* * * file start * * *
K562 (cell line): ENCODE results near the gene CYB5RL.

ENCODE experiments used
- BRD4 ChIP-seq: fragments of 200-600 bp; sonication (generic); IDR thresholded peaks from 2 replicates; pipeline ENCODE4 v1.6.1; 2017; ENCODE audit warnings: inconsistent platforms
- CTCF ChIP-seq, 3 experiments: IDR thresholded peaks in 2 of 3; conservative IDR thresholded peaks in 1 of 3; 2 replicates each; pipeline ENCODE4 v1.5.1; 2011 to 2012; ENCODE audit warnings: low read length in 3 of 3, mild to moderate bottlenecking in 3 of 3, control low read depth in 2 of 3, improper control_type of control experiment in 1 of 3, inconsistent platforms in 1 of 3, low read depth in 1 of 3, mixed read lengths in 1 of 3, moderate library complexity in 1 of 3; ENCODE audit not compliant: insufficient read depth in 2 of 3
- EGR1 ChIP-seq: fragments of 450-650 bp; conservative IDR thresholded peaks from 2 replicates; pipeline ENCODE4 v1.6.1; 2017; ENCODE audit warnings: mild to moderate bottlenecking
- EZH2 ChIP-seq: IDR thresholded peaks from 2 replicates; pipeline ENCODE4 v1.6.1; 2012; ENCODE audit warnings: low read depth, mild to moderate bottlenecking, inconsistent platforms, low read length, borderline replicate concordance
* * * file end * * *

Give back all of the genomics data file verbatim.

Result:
K562 (cell line): ENCODE results near the gene CYB5RL.

ENCODE experiments used
- BRD4 ChIP-seq: fragments of 200-600 bp; sonication (generic); IDR thresholded peaks from 2 replicates; pipeline ENCODE4 v1.6.1; 2017; ENCODE audit warnings: inconsistent platforms
- CTCF ChIP-seq, 3 experiments: IDR thresholded peaks in 2 of 3; conservative IDR thresholded peaks in 1 of 3; 2 replicates each; pipeline ENCODE4 v1.5.1; 2011 to 2012; ENCODE audit warnings: low read length in 3 of 3, mild to moderate bottlenecking in 3 of 3, control low read depth in 2 of 3, improper control_type of control experiment in 1 of 3, inconsistent platforms in 1 of 3, low read depth in 1 of 3, mixed read lengths in 1 of 3, moderate library complexity in 1 of 3; ENCODE audit not compliant: insufficient read depth in 2 of 3
- EGR1 ChIP-seq: fragments of 450-650 bp; conservative IDR thresholded peaks from 2 replicates; pipeline ENCODE4 v1.6.1; 2017; ENCODE audit warnings: mild to moderate bottlenecking
- EZH2 ChIP-seq: IDR thresholded peaks from 2 replicates; pipeline ENCODE4 v1.6.1; 2012; ENCODE audit warnings: low read depth, mild to moderate bottlenecking, inconsistent platforms, low read length, borderline replicate concordance